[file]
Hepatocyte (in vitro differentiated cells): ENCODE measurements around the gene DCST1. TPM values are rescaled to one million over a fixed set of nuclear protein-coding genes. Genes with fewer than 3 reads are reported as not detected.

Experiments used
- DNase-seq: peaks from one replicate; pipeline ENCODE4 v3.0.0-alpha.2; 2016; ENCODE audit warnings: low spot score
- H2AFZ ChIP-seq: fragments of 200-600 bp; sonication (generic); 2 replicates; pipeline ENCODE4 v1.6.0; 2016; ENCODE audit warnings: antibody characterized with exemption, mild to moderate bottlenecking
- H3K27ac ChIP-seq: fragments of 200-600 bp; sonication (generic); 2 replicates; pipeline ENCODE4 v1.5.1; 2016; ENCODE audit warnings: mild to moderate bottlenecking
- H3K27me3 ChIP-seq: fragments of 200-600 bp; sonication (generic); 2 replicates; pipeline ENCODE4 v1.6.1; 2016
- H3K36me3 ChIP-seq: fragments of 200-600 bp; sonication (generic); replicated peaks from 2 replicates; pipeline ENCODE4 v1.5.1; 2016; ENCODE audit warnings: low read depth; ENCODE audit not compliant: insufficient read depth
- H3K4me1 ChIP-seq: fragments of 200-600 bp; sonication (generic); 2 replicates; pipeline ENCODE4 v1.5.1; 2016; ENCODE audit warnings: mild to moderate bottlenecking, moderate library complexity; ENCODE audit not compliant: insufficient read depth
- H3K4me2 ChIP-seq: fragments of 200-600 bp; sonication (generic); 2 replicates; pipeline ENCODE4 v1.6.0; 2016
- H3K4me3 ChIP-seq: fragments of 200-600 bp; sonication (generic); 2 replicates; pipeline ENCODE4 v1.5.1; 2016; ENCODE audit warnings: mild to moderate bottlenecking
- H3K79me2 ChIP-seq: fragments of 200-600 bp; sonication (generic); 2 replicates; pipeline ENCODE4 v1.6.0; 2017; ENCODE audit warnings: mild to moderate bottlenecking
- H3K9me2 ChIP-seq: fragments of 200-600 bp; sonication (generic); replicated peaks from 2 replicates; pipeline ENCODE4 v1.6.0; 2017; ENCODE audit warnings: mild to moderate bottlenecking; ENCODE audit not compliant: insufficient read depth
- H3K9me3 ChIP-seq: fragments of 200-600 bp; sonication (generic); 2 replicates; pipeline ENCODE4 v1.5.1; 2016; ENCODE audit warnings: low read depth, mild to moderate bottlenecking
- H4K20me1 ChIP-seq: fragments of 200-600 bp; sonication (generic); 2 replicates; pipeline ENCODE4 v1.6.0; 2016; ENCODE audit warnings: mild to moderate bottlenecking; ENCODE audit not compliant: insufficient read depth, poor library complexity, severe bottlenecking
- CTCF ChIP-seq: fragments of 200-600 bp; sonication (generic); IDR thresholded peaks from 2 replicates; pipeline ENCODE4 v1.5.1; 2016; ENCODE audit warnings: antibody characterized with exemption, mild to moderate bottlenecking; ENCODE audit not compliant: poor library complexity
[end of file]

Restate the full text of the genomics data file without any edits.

Hepatocyte (in vitro differentiated cells): ENCODE measurements around the gene DCST1. TPM values are rescaled to one million over a fixed set of nuclear protein-coding genes. Genes with fewer than 3 reads are reported as not detected.

Experiments used
- DNase-seq: peaks from one replicate; pipeline ENCODE4 v3.0.0-alpha.2; 2016; ENCODE audit warnings: low spot score
- H2AFZ ChIP-seq: fragments of 200-600 bp; sonication (generic); 2 replicates; pipeline ENCODE4 v1.6.0; 2016; ENCODE audit warnings: antibody characterized with exemption, mild to moderate bottlenecking
- H3K27ac ChIP-seq: fragments of 200-600 bp; sonication (generic); 2 replicates; pipeline ENCODE4 v1.5.1; 2016; ENCODE audit warnings: mild to moderate bottlenecking
- H3K27me3 ChIP-seq: fragments of 200-600 bp; sonication (generic); 2 replicates; pipeline ENCODE4 v1.6.1; 2016
- H3K36me3 ChIP-seq: fragments of 200-600 bp; sonication (generic); replicated peaks from 2 replicates; pipeline ENCODE4 v1.5.1; 2016; ENCODE audit warnings: low read depth; ENCODE audit not compliant: insufficient read depth
- H3K4me1 ChIP-seq: fragments of 200-600 bp; sonication (generic); 2 replicates; pipeline ENCODE4 v1.5.1; 2016; ENCODE audit warnings: mild to moderate bottlenecking, moderate library complexity; ENCODE audit not compliant: insufficient read depth
- H3K4me2 ChIP-seq: fragments of 200-600 bp; sonication (generic); 2 replicates; pipeline ENCODE4 v1.6.0; 2016
- H3K4me3 ChIP-seq: fragments of 200-600 bp; sonication (generic); 2 replicates; pipeline ENCODE4 v1.5.1; 2016; ENCODE audit warnings: mild to moderate bottlenecking
- H3K79me2 ChIP-seq: fragments of 200-600 bp; sonication (generic); 2 replicates; pipeline ENCODE4 v1.6.0; 2017; ENCODE audit warnings: mild to moderate bottlenecking
- H3K9me2 ChIP-seq: fragments of 200-600 bp; sonication (generic); replicated peaks from 2 replicates; pipeline ENCODE4 v1.6.0; 2017; ENCODE audit warnings: mild to moderate bottlenecking; ENCODE audit not compliant: insufficient read depth
- H3K9me3 ChIP-seq: fragments of 200-600 bp; sonication (generic); 2 replicates; pipeline ENCODE4 v1.5.1; 2016; ENCODE audit warnings: low read depth, mild to moderate bottlenecking
- H4K20me1 ChIP-seq: fragments of 200-600 bp; sonication (generic); 2 replicates; pipeline ENCODE4 v1.6.0; 2016; ENCODE audit warnings: mild to moderate bottlenecking; ENCODE audit not compliant: insufficient read depth, poor library complexity, severe bottlenecking
- CTCF ChIP-seq: fragments of 200-600 bp; sonication (generic); IDR thresholded peaks from 2 replicates; pipeline ENCODE4 v1.5.1; 2016; ENCODE audit warnings: antibody characterized with exemption, mild to moderate bottlenecking; ENCODE audit not compliant: poor library complexity